This first issue of POINTER for 2012 features the top three winning essays of the Chief of Defense Force Essay Competition 2010/2011. First prize essay "The Proliferation Security Initiative (PSI): Can It Deliver?" by MAJ Adrian Choong examines the shortcomings of the initiative in its role of interdicting the trafficking of weapons of mass destruction at sea. As legal and jurisdictional issues severely curtail the effectiveness of the current framework, MAJ Choong proposes consensus building among the international community to pave the way for universal acceptance of the PSI. Member states should thus establish a good track record of intercepting illegal shipments within their own waters to win over more skeptical or reluctant neighbors. MAJ Ooi Jin-Kai's "Interpreting Recent Military Modernizations in Southeast Asia," in second place, analyzes recent military acquisition programs in the region. He concludes that the rapid changes taking place are a natural consequence of growing economic prosperity among Southeast Asian states and in line with long term force modernization trends. However, the implication is that the Singapore Armed Forces (SAF) will find it increasingly difficult to retain its qualitative edge in the future as neighboring countries continue to develop and expand their military capabilities. He therefore recommends creating a collective security community with neighboring countries, supplementing Singapore's conventional military deterrence with diplomacy. In "Forcing Strategic Evolution: The SAF as an Adaptive Organization", CPT Choy Yong Chong, the third prize winner, tackles the challenge of future warfare. Concluding that uncertainty remains an integral part of warfare and that militaries increasingly face a shifting and ambiguous security landscape, he urges the SAF to adopt a culture of adaptability to prepare itself for any eventuality. Training that more closely replicates operational conditions, a digital knowledge management system that can quickly disseminate the lessons learned, a leadership model that can fulfill the need for both initiative and discipline, a military culture that rewards innovation and feedback, and a modular approach to capability development is identified as key elements of an adaptive SAF. Indeed, the need for adaptability is greater than ever. The strategic uncertainty that began with the end of the Cold War and the current "War on Terror" continues to challenge defense planning. Faced with shrinking budgets, spiraling platform costs and rising wages, militaries struggle to stay relevant and make the best use of increasingly limited resources. From the high-technology Revolution in Military Affairs to decentralized Fourth-Generation Warfare, all modern warfare theories stress the need to transform military doctrine, structure, equipment and even thinking in order to cope with the demands of the changing battlefield. This issue of POINTER features articles relevant to the SAF as an adaptive organization: one that is truly able to transform and reinvent itself for the new century.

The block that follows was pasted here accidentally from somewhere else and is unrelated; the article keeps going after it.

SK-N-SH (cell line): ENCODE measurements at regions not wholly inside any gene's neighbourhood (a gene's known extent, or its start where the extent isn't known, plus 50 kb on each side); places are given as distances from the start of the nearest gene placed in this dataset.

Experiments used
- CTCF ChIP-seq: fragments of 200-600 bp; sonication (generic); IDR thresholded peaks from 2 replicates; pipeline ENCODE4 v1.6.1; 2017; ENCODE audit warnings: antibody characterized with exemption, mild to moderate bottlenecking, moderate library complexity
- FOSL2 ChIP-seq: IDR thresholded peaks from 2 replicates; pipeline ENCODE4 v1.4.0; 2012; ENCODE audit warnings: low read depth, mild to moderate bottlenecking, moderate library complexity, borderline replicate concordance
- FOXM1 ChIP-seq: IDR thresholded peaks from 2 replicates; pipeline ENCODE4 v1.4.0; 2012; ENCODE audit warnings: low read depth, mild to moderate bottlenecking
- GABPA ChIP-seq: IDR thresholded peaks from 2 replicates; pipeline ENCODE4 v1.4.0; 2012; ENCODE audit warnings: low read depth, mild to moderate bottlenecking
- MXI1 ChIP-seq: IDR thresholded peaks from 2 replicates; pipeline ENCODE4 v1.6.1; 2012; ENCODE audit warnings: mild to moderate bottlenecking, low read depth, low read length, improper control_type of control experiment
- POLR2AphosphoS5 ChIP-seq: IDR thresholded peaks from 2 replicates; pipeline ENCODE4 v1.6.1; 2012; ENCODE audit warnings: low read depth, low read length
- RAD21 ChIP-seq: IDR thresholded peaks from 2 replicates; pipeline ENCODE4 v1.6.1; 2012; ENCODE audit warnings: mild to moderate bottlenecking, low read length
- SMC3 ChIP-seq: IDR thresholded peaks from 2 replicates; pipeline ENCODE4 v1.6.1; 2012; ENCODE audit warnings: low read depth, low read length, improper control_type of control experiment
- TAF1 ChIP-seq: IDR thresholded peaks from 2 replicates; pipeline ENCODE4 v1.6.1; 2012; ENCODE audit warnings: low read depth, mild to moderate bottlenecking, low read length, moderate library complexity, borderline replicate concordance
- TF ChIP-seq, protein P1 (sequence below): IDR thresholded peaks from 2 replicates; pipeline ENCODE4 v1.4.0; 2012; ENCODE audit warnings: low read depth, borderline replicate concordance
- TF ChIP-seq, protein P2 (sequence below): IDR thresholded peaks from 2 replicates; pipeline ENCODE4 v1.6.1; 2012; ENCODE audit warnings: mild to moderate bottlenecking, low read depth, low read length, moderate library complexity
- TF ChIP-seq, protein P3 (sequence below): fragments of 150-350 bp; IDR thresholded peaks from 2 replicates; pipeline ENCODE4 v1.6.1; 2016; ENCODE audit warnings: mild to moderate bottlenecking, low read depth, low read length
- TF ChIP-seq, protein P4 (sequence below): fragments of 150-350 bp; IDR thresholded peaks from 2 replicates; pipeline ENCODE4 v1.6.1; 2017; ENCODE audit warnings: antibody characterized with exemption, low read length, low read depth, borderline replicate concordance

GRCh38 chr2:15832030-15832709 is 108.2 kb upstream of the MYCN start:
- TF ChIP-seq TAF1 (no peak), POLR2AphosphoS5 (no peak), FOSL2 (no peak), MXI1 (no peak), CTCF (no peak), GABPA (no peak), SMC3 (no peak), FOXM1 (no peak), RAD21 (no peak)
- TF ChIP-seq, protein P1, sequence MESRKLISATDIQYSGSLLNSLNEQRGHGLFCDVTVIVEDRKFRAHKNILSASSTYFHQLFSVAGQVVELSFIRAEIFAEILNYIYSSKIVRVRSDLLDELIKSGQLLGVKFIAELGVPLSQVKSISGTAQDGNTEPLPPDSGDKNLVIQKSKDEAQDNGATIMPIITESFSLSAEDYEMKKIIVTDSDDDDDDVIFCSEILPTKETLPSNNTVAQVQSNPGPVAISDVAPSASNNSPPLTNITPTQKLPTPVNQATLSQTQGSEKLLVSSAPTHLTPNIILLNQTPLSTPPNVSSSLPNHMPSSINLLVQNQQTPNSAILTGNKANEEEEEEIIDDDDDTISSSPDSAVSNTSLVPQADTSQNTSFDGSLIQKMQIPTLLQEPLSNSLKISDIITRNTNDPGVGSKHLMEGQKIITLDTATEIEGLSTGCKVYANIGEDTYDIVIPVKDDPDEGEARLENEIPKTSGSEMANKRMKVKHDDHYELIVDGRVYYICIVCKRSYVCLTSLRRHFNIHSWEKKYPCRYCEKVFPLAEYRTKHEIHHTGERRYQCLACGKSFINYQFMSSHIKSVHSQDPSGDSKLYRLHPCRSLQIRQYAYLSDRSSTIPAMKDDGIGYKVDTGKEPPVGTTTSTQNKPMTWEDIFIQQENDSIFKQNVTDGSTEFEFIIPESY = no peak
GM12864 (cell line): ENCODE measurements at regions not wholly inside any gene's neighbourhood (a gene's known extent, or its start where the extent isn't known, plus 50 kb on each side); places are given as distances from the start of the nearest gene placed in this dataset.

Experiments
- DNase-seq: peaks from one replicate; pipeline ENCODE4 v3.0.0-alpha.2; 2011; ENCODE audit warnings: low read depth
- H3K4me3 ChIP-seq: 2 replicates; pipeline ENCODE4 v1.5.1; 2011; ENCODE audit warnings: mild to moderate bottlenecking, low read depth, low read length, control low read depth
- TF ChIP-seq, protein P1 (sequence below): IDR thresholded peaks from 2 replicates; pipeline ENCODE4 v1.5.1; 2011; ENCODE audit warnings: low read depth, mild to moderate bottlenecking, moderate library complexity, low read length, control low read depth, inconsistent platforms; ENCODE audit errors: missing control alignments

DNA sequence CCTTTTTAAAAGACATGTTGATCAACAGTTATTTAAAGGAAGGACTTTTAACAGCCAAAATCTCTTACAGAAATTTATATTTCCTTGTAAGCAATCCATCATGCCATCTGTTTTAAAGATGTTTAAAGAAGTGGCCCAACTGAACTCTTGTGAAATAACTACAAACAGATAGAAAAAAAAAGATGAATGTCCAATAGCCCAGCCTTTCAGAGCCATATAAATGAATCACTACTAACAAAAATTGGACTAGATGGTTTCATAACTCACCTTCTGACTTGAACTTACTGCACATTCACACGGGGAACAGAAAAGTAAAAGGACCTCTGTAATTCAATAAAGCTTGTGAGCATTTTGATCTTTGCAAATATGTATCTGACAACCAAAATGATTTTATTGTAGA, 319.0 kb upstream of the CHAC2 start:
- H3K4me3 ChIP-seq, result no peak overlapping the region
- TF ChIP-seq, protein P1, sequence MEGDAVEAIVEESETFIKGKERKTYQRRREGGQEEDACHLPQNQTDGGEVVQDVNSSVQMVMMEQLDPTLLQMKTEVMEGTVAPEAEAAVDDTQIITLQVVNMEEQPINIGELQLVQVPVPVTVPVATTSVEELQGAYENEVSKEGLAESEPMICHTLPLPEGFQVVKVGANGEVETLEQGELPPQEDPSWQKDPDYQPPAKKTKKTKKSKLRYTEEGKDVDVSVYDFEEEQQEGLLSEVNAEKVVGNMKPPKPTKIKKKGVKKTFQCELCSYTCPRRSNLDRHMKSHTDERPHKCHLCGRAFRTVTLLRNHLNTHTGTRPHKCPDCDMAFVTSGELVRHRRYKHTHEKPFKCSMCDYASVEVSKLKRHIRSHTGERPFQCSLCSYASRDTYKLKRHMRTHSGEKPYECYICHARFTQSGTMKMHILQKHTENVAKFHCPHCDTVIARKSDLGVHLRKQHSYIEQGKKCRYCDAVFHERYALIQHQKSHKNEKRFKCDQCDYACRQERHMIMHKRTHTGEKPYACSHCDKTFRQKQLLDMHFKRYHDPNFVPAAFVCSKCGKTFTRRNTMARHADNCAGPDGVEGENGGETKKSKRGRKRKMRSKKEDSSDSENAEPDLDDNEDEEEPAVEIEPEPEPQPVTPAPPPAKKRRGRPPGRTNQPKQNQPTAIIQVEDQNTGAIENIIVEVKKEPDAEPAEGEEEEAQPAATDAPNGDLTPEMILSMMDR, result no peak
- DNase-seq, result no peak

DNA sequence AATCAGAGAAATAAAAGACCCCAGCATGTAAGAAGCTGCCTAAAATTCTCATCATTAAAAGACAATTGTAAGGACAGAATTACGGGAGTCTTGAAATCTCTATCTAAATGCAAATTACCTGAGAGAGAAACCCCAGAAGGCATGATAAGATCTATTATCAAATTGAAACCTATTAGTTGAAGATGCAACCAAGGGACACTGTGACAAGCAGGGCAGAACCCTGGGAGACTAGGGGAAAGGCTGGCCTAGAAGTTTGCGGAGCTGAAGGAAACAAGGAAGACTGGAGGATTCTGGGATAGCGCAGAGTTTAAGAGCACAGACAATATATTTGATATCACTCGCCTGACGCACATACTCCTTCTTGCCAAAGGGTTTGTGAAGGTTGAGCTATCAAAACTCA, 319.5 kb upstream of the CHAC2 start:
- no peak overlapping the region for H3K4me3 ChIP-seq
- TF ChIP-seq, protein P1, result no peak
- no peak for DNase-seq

The uncertain security landscape is also a concern in "A Ready SAF: A Strategy for Tomorrow" by LTA Lim Guang He, who argues that Singapore should adopt a flexible strategy that can respond to a wide range of challenges but retains the ability to address the most imminent and dangerous threats. He draws lessons from commercial practice to suggest how the SAF may best tailor its limited resources to tackle future missions, emphasizing versatility and efficiency as crucial to this process. He also notes that these elements are part of the envisioned Third Generation SAF and concludes that force transformation is necessary for true force readiness. In "Transformers of the Third Generation SAF", CPT Phua Chao Rong, Charles examines personnel development. He emphasizes the need for the SAF to win over the hearts and minds of its own personnel, motivating them to contribute willingly to the organization and developing in them the skills and knowledge necessary for transformation. The SAF as an institution must nurture the agents of its Third Generation transformation by encouraging efficient work processes, emphasizing both formal and informal learning, building a culture of innovation and extending opportunities for personal development and contribution to all levels of the organization.